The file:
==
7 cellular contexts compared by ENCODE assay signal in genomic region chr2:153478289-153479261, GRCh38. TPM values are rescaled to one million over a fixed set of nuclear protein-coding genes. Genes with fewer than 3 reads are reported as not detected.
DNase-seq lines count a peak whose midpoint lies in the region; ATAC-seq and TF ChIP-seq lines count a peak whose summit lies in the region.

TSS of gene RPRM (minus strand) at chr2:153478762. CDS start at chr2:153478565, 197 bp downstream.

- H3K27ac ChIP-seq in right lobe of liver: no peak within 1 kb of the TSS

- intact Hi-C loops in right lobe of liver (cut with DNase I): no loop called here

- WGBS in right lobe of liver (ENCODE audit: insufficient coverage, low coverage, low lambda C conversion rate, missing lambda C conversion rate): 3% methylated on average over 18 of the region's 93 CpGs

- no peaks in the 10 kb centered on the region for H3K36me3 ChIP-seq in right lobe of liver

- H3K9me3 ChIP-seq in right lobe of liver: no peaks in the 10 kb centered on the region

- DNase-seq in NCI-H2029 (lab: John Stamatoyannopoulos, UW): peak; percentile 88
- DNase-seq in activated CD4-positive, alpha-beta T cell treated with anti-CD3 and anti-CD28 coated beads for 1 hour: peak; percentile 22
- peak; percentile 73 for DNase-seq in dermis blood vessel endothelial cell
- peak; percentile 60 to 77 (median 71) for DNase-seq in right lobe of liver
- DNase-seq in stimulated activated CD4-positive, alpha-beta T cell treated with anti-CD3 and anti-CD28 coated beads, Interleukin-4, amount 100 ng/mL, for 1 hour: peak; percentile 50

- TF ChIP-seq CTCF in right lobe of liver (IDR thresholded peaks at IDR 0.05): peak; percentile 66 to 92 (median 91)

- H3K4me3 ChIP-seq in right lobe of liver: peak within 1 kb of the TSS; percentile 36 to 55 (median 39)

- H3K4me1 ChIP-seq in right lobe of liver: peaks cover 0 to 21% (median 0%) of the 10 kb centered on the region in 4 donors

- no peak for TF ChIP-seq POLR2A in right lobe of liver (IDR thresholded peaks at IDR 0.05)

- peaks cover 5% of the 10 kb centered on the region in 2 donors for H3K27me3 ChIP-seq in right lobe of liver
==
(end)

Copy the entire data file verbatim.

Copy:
7 cellular contexts compared by ENCODE assay signal in genomic region chr2:153478289-153479261, GRCh38. TPM values are rescaled to one million over a fixed set of nuclear protein-coding genes. Genes with fewer than 3 reads are reported as not detected.
DNase-seq lines count a peak whose midpoint lies in the region; ATAC-seq and TF ChIP-seq lines count a peak whose summit lies in the region.

TSS of gene RPRM (minus strand) at chr2:153478762. CDS start at chr2:153478565, 197 bp downstream.

- H3K27ac ChIP-seq in right lobe of liver: no peak within 1 kb of the TSS

- intact Hi-C loops in right lobe of liver (cut with DNase I): no loop called here

- WGBS in right lobe of liver (ENCODE audit: insufficient coverage, low coverage, low lambda C conversion rate, missing lambda C conversion rate): 3% methylated on average over 18 of the region's 93 CpGs

- no peaks in the 10 kb centered on the region for H3K36me3 ChIP-seq in right lobe of liver

- H3K9me3 ChIP-seq in right lobe of liver: no peaks in the 10 kb centered on the region

- DNase-seq in NCI-H2029 (lab: John Stamatoyannopoulos, UW): peak; percentile 88
- DNase-seq in activated CD4-positive, alpha-beta T cell treated with anti-CD3 and anti-CD28 coated beads for 1 hour: peak; percentile 22
- peak; percentile 73 for DNase-seq in dermis blood vessel endothelial cell
- peak; percentile 60 to 77 (median 71) for DNase-seq in right lobe of liver
- DNase-seq in stimulated activated CD4-positive, alpha-beta T cell treated with anti-CD3 and anti-CD28 coated beads, Interleukin-4, amount 100 ng/mL, for 1 hour: peak; percentile 50

- TF ChIP-seq CTCF in right lobe of liver (IDR thresholded peaks at IDR 0.05): peak; percentile 66 to 92 (median 91)

- H3K4me3 ChIP-seq in right lobe of liver: peak within 1 kb of the TSS; percentile 36 to 55 (median 39)

- H3K4me1 ChIP-seq in right lobe of liver: peaks cover 0 to 21% (median 0%) of the 10 kb centered on the region in 4 donors

- no peak for TF ChIP-seq POLR2A in right lobe of liver (IDR thresholded peaks at IDR 0.05)

- peaks cover 5% of the 10 kb centered on the region in 2 donors for H3K27me3 ChIP-seq in right lobe of liver